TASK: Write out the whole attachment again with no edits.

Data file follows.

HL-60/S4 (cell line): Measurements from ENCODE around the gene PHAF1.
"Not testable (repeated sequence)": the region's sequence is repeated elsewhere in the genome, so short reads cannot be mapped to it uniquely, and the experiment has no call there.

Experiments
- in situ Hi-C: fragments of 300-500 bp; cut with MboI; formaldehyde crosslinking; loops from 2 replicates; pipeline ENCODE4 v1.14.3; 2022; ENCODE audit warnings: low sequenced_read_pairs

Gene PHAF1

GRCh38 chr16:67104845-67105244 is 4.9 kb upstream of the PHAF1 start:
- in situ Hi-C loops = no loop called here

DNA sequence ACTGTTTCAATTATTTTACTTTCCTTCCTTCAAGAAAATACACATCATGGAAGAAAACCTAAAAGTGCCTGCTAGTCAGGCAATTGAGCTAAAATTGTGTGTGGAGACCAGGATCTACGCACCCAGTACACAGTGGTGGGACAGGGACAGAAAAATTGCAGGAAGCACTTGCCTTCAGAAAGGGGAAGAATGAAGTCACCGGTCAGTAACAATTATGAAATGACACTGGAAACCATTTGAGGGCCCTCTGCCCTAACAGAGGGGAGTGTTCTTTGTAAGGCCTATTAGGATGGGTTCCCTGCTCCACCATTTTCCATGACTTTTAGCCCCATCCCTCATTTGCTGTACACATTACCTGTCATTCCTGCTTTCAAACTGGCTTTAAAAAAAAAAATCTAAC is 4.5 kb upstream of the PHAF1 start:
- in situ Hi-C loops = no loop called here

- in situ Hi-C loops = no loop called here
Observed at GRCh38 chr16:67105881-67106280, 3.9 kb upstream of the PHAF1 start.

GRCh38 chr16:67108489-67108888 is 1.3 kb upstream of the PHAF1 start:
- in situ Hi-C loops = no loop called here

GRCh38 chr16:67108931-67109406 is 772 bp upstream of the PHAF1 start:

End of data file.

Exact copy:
HL-60/S4 (cell line): Measurements from ENCODE around the gene PHAF1.
"Not testable (repeated sequence)": the region's sequence is repeated elsewhere in the genome, so short reads cannot be mapped to it uniquely, and the experiment has no call there.

Experiments
- in situ Hi-C: fragments of 300-500 bp; cut with MboI; formaldehyde crosslinking; loops from 2 replicates; pipeline ENCODE4 v1.14.3; 2022; ENCODE audit warnings: low sequenced_read_pairs

Gene PHAF1

GRCh38 chr16:67104845-67105244 is 4.9 kb upstream of the PHAF1 start:
- in situ Hi-C loops = no loop called here

DNA sequence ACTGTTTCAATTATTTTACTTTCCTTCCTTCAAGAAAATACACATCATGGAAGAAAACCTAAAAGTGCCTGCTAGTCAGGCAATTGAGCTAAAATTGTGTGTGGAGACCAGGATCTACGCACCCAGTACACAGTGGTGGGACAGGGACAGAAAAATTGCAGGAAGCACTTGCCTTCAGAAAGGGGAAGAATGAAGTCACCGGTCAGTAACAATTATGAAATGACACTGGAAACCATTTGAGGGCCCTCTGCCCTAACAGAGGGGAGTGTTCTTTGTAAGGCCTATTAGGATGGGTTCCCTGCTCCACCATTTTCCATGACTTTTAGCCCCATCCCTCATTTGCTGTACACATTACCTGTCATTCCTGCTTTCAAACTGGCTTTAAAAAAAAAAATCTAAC is 4.5 kb upstream of the PHAF1 start:
- in situ Hi-C loops = no loop called here

- in situ Hi-C loops = no loop called here
Observed at GRCh38 chr16:67105881-67106280, 3.9 kb upstream of the PHAF1 start.

GRCh38 chr16:67108489-67108888 is 1.3 kb upstream of the PHAF1 start:
- in situ Hi-C loops = no loop called here

GRCh38 chr16:67108931-67109406 is 772 bp upstream of the PHAF1 start: